Statin use may be associated with a modest decrease in prostate volume (PV) growth, according to investigators.

The finding is from an analysis of data from 4106 men who participated in the REDUCE trial, a 4-year randomized, double-blind, controlled trial compared dutasteride with placebo for the chemoprevention of prostate cancer. Of these men, 692 (17%) were statin users at baseline.

In the dutasteride arm, the estimated mean PV decreased from 45.7 cc at baseline to 39.6 cc at 2 years (a 13% reduction) and remained stable at 4 years (39.8 cc), a team led by Stephen J. Freedland, MD, of Cedars-Sinai Medical Center in Los Angeles, reported in BJU International.

The estimated mean PV increased over time in the placebo arm from 45.6 cc at baseline to 51.9 cc at 2 years and 58 cc at 4 years, corresponding to a mean increase in PV of 12.4 cc, or 27%, over the 4-year trial period.

In the dutasteride arm, statin users had a slightly but significantly smaller mean estimated PV compared with nonusers at 2 years (38.1 vs 39.9 cc) and 4 years (38.5 vs 40.1 cc). In the placebo arm, the mean estimated PV was slightly lower among statin users compared with nonusers at the 2- and 4-year time points (50.4 vs 52.1 cc and 56.6 vs 58.3 cc, respectively), but the differences were not significant. Statin use was not associated with PV at baseline.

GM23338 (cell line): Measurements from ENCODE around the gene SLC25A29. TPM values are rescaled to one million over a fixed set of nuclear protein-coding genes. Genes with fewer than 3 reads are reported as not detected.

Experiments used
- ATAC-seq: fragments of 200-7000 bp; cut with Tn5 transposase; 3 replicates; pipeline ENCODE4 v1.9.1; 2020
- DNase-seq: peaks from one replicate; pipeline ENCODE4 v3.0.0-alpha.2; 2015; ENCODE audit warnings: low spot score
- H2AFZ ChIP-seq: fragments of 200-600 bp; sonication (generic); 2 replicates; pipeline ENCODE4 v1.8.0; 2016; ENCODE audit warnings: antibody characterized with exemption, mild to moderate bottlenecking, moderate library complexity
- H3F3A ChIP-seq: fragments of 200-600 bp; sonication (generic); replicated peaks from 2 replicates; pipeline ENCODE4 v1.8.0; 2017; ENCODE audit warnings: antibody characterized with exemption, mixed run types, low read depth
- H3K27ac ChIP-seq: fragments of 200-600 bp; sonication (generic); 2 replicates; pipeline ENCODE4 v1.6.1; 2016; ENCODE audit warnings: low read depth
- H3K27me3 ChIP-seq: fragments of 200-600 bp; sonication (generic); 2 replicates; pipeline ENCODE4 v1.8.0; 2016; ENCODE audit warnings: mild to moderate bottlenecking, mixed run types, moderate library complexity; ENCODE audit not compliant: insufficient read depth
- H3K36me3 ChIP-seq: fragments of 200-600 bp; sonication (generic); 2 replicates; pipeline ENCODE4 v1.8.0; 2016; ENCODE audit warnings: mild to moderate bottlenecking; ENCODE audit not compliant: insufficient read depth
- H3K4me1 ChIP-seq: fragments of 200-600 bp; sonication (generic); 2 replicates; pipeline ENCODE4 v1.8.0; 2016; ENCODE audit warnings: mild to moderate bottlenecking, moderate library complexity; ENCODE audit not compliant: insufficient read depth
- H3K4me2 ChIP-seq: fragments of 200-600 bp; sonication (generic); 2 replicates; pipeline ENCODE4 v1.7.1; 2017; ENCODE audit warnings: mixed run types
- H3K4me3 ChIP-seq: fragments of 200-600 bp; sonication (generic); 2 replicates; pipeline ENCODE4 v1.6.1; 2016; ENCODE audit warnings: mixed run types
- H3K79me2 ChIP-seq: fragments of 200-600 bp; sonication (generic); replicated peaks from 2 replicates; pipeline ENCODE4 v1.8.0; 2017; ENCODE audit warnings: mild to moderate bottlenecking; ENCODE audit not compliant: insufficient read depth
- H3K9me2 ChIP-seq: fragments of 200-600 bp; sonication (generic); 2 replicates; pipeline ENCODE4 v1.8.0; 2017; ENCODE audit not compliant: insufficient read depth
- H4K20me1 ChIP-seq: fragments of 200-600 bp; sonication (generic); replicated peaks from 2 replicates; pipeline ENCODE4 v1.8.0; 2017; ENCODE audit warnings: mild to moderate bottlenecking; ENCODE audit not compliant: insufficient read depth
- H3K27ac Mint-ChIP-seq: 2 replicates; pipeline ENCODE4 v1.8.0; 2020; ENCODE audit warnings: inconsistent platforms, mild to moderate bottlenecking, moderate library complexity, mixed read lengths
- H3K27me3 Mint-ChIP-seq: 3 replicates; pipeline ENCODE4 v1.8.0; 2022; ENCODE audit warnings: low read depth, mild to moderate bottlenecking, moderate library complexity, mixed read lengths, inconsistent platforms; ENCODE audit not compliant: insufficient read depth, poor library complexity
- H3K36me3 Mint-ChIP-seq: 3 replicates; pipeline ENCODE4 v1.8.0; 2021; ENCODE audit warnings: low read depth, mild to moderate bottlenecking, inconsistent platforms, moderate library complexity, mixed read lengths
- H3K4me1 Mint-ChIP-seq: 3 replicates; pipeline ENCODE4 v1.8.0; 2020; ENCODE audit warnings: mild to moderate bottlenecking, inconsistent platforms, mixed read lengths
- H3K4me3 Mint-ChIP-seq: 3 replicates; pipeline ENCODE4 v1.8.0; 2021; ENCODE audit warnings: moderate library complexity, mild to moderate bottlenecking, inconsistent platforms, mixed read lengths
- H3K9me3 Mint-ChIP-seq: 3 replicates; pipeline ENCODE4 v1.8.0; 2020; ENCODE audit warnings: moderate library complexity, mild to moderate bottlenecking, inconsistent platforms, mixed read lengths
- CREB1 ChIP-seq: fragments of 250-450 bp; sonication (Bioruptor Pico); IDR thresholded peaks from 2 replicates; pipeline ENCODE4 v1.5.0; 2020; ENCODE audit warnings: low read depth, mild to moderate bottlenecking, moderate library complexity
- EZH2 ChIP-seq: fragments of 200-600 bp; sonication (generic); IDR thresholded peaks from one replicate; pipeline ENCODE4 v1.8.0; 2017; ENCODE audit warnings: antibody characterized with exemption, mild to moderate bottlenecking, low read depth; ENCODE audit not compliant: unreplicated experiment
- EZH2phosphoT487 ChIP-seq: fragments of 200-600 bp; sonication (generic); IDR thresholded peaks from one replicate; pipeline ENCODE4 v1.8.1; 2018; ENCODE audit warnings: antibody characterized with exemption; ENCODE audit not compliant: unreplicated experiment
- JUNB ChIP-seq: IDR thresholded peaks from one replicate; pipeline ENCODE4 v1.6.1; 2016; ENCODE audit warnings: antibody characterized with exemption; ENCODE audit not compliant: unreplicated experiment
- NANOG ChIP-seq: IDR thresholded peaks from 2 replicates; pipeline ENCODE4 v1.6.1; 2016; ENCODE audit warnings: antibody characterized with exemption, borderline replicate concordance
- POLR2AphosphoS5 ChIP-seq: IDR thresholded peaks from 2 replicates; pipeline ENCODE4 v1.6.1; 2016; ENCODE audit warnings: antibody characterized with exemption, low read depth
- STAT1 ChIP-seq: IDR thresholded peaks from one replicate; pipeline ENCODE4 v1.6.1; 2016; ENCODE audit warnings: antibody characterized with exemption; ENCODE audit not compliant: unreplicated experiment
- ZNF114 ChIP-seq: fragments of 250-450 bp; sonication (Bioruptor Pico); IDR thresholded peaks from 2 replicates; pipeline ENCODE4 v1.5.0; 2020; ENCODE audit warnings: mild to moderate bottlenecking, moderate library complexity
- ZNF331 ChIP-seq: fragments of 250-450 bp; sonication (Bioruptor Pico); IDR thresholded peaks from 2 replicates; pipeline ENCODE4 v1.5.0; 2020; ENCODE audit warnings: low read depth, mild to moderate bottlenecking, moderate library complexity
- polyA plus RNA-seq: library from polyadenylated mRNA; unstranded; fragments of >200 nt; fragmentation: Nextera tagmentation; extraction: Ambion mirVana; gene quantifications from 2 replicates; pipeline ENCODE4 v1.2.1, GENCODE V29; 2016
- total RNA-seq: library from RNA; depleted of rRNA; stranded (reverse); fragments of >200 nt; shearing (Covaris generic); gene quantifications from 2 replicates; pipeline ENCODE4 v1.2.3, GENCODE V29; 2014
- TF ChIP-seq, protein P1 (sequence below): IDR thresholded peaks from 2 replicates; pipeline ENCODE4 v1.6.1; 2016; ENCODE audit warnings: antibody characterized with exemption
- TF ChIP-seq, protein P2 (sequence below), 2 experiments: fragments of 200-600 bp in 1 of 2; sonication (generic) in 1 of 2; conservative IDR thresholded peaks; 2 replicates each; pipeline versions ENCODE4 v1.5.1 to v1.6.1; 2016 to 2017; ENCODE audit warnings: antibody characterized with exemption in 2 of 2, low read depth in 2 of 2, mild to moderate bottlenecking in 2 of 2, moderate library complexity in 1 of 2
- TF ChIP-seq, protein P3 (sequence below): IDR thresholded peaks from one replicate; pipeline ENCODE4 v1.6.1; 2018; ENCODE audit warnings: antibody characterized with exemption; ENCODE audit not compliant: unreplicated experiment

Dr Freedland and his collaborators stated that their findings, if confirmed, support a role for statins in modestly attenuation PV growth, “with a magnitude of effect in line with previously-reported PSA-lower effects of statins.”

“Given that prostate enlargement and BPH are prevalent conditions in Western society conferring a reduced quality of life, it is possible that even modest attenuation of prostate enlargement could have a clinical and public health benefit,” the authors concluded.

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In a discussion of study limitations, Dr Freedland’s team noted that they lacked data regarding statin type and dose, and duration of use, so they did not know how long men were using statins prior to trial enrollment. In addition, the investigators noted that they lacked data on adherence, so they did not know if men continued their statin use during follow-up.

Reference

Allott EH, Csizmadi I, Howard LE, et al. Statin use and longitudinal changes in prostate volume: results from the REDUCE trial [published online September 3, 2019]. BJU Int.

doi: 10.1111/bju.14905